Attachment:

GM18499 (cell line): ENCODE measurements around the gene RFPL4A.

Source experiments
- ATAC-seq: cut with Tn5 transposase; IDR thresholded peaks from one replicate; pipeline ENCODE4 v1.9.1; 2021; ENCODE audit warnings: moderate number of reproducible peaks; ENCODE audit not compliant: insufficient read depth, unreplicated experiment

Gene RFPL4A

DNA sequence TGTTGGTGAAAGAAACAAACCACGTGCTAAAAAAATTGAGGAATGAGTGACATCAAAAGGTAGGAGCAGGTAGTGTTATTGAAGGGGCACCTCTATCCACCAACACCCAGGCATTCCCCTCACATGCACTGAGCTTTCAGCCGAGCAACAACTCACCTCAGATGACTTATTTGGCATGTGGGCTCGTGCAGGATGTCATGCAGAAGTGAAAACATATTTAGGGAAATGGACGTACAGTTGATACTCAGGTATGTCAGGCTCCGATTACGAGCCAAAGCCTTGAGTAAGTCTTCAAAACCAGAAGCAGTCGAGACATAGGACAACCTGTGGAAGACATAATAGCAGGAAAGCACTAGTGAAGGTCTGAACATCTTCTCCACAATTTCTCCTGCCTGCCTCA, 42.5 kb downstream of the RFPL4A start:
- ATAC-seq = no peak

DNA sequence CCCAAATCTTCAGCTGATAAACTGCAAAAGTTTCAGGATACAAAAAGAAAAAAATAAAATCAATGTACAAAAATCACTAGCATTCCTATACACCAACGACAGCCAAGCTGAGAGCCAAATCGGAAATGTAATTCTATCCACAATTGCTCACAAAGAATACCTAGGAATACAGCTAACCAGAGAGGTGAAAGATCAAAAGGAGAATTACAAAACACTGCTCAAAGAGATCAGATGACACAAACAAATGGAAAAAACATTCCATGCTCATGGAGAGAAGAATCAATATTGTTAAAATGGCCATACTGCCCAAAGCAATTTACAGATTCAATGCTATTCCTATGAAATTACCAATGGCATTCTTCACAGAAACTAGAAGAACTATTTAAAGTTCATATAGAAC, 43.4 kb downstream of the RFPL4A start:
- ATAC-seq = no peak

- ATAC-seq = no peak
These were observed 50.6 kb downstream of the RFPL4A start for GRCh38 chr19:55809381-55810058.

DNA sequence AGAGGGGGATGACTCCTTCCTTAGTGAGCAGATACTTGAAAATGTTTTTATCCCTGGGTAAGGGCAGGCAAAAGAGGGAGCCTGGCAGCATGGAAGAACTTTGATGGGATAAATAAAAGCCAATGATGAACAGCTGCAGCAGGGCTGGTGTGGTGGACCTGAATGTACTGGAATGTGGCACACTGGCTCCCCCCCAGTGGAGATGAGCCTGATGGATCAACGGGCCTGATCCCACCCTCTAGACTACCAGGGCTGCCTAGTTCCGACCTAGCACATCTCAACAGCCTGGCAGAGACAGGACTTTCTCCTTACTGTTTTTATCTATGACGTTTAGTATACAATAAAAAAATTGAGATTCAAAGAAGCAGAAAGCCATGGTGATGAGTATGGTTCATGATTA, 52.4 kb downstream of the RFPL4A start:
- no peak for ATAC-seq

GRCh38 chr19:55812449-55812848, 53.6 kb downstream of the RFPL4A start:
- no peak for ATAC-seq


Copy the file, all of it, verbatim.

GM18499 (cell line): ENCODE measurements around the gene RFPL4A.

Source experiments
- ATAC-seq: cut with Tn5 transposase; IDR thresholded peaks from one replicate; pipeline ENCODE4 v1.9.1; 2021; ENCODE audit warnings: moderate number of reproducible peaks; ENCODE audit not compliant: insufficient read depth, unreplicated experiment

Gene RFPL4A

DNA sequence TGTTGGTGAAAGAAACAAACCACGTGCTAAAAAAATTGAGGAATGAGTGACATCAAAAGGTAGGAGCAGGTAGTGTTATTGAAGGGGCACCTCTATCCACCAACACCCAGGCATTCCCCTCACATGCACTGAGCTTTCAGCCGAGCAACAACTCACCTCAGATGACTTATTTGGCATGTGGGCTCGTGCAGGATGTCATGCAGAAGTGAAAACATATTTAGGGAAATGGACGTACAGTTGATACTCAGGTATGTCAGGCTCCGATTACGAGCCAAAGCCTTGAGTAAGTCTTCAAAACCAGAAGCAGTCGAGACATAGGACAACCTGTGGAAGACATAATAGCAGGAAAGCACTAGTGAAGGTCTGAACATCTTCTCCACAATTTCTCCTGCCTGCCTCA, 42.5 kb downstream of the RFPL4A start:
- ATAC-seq = no peak

DNA sequence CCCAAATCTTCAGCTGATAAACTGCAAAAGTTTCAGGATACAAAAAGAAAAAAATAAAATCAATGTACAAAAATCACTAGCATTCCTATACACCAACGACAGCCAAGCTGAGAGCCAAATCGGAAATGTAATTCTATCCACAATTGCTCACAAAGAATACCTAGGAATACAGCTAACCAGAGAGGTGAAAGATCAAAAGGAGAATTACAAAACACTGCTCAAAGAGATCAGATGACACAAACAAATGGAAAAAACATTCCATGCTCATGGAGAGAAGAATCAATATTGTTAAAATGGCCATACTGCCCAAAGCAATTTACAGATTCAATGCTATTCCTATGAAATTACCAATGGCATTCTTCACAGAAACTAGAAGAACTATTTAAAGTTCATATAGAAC, 43.4 kb downstream of the RFPL4A start:
- ATAC-seq = no peak

- ATAC-seq = no peak
These were observed 50.6 kb downstream of the RFPL4A start for GRCh38 chr19:55809381-55810058.

DNA sequence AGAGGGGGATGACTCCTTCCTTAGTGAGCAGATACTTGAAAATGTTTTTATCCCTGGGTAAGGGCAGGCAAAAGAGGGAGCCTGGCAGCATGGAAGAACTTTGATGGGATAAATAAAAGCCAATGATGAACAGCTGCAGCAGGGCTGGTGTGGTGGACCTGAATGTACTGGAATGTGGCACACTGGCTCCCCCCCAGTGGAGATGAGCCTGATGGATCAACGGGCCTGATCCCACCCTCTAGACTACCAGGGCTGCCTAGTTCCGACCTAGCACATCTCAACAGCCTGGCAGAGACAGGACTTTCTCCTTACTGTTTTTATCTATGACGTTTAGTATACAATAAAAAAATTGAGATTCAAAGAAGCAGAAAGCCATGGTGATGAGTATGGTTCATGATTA, 52.4 kb downstream of the RFPL4A start:
- no peak for ATAC-seq

GRCh38 chr19:55812449-55812848, 53.6 kb downstream of the RFPL4A start:
- no peak for ATAC-seq